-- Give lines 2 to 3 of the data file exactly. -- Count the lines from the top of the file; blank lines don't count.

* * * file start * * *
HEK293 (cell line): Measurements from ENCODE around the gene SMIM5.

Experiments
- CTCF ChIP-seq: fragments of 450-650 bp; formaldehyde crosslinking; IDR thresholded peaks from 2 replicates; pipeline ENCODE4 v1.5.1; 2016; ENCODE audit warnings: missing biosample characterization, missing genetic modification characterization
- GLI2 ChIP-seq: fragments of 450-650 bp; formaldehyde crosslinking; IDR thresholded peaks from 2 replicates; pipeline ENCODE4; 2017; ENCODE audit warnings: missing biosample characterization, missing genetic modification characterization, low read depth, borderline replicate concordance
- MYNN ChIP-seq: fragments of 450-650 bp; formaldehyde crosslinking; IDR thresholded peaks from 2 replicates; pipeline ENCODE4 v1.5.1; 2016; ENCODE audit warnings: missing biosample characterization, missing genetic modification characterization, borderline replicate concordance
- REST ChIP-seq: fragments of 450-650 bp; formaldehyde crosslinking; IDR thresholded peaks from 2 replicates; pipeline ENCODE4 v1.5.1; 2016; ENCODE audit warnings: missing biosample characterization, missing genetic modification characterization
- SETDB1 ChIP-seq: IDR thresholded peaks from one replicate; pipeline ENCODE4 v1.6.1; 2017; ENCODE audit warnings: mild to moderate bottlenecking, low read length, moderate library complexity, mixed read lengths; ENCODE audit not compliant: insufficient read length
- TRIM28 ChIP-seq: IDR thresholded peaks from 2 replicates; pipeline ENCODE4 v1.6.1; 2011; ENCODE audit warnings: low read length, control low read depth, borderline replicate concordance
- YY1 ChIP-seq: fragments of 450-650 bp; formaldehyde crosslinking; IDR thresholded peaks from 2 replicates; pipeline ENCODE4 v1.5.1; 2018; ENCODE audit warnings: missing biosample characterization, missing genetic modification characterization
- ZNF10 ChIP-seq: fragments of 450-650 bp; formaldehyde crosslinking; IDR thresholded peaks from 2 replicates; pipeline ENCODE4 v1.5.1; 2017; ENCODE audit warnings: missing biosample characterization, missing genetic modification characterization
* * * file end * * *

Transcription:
Experiments
- CTCF ChIP-seq: fragments of 450-650 bp; formaldehyde crosslinking; IDR thresholded peaks from 2 replicates; pipeline ENCODE4 v1.5.1; 2016; ENCODE audit warnings: missing biosample characterization, missing genetic modification characterization